A gathering of some 30 people gathered in front of the Embassy of the People's Republic of China (PRC) in Washington, D.C. on Tuesday night, protesting the Chinese government's repatriation of North Korean refugees.
The candlelight protest was a scheduled part of the North Korea Freedom Week (NKFW), a week-long event taking place from April 26 to May 7 to spread greater awareness of the condition of North Korea hosted by the North Korea Freedom Coalition.
The names of hundreds of North Korean refugees who fled to China, only to be repatriated into North Korea, were read at the gathering, and participants expressed that the reality that these repatriated refugees face at their return to North Korea is torture or death. Carrying candles and singing 'Arirang,' a Korean song often used in association with North Korea, those who were gathered circled the embassy with hopes that refugees would no longer be forcibly repatriated into the regime.
"We are here today on behalf of those who were sacrificed due to China's disregard in keeping the Convention relating to the Status of Refugees," said Suzanne Scholte, the chairman of the North Korea Freedom Coalition. The 1951 Convention relating to the Status of Refugees is a UN document that enumerates who is a refugee and the rights of refugees. In regards to repatriation, it states:
"No Contracting State shall expel or return ('refouler') a refugee in any manner whatsoever to the frontiers of territories where his life or freedom would be threatened on account of his race, religion, nationality, membership of a particular social group, or political opinion."
"If China simply follows the standards of the Convention, so much change could happen in just one day," Scholte said. "We call on the People's Republic of China to stop repatriating refugees, and condemn them for participating in North Korea's anti-humanitarian actions."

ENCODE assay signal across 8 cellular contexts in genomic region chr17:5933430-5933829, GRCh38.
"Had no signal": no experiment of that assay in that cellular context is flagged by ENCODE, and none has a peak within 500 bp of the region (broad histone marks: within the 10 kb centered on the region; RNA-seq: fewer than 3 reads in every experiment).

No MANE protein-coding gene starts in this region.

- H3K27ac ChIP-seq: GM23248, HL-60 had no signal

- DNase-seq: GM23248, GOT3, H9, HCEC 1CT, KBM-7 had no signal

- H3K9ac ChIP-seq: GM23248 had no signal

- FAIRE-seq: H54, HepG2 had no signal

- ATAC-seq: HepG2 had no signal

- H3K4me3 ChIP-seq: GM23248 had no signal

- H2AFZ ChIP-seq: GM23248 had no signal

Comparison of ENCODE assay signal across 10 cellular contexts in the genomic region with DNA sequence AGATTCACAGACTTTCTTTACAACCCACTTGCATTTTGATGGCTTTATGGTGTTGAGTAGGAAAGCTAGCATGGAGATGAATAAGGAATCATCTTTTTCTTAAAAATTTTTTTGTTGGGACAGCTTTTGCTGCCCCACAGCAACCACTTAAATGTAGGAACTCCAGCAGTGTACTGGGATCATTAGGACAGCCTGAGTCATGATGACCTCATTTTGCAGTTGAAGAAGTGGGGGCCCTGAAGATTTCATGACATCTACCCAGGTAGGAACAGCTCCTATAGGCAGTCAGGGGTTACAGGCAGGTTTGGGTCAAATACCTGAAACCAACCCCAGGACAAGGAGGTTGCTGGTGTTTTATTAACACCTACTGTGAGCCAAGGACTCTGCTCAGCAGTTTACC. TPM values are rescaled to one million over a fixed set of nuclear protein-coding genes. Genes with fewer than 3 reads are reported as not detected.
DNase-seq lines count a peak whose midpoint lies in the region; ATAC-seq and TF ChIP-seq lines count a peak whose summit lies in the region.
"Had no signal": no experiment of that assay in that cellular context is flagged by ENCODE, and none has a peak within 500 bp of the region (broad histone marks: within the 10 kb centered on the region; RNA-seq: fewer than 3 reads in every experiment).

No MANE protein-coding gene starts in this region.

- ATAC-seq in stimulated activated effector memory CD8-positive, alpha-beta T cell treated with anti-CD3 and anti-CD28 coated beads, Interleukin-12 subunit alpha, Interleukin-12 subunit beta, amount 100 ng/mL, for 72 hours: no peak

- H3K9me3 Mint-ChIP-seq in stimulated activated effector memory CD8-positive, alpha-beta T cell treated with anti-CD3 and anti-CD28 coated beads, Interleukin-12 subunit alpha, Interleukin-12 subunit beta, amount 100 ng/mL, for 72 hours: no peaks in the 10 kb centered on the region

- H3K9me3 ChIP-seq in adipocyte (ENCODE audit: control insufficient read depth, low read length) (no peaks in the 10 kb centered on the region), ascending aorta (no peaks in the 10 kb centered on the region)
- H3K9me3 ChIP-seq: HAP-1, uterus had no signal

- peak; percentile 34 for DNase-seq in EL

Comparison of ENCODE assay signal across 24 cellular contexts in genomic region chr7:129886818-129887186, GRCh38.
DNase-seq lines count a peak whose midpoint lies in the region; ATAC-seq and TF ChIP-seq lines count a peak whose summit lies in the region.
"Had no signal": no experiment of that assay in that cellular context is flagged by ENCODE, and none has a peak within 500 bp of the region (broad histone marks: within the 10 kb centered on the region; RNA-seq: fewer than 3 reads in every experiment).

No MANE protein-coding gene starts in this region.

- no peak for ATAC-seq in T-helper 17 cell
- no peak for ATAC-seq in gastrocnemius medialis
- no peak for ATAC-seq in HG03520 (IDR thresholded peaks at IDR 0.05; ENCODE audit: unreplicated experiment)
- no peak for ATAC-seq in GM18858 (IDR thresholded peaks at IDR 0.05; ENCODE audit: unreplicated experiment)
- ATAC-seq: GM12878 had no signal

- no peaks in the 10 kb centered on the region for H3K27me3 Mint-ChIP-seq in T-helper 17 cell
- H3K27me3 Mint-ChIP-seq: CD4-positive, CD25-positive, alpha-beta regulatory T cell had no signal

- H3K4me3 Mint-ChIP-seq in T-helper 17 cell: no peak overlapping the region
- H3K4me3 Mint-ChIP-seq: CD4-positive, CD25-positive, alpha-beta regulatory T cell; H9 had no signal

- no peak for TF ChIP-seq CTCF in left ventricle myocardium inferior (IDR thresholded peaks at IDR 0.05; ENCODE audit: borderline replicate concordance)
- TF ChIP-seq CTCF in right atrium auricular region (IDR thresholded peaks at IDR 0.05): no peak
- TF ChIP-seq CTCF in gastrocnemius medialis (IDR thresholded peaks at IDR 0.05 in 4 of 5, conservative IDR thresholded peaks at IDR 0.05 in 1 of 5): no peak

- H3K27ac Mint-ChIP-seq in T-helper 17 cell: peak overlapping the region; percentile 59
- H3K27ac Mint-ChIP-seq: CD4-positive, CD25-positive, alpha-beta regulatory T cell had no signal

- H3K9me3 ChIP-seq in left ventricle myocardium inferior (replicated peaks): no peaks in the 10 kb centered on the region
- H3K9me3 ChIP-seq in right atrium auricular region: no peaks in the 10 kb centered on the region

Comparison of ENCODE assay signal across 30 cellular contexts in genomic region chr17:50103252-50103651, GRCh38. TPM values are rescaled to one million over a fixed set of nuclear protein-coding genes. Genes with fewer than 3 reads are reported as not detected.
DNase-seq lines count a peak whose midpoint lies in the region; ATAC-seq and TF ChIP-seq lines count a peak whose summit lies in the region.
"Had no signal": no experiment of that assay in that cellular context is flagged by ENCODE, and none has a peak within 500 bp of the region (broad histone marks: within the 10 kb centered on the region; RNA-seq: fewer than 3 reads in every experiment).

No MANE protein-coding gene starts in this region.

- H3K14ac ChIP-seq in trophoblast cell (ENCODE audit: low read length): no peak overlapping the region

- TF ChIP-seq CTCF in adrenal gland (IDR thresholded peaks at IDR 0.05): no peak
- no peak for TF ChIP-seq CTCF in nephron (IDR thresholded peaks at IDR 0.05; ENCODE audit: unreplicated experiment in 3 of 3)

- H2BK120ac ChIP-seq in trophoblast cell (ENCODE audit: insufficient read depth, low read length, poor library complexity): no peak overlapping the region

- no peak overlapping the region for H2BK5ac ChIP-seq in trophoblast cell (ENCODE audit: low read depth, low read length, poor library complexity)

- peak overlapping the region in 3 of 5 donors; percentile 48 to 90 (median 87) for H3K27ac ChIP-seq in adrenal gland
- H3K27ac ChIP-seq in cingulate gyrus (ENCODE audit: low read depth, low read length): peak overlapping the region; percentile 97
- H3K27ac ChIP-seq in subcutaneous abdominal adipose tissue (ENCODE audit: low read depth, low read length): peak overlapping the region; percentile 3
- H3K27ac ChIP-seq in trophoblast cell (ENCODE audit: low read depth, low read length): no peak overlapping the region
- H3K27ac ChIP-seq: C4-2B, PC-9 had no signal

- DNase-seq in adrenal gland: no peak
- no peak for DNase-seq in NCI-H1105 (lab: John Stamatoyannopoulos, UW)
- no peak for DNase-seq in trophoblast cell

One of those in the gathering, Arah Joo, was a refugee who had been repatriated into North Korea.
"I fled from the country in February of 2007, but was arrested in July," Joo said. "I fled for my life, to survive. There was no reason for me to be arrested. China is doing the same thing as North Korea -- arresting and detaining innocent North Korean people. They know that once we are repatriated, we would be tortured in various ways. In prison, I met a 12-year-old child who said that she and her mother were both arrested, but the officers separated them. We don't flee to China expecting much -- we're just hungry. And I call on China to stop forcefully repatriating refugees only to face brutal torture or death."
"In this park, there is a statue of a goddess who symbolizes tragedy," said Gregory Stanton, who suggested the rally. "And we are gathered here to also express a tragedy that is occurring. Let us pay tribute to the innocent lives that were taken. Communism says that God is dead. But the ones who are dead is not God, but Mao Zedong and Kim Il-Sung. God is alive."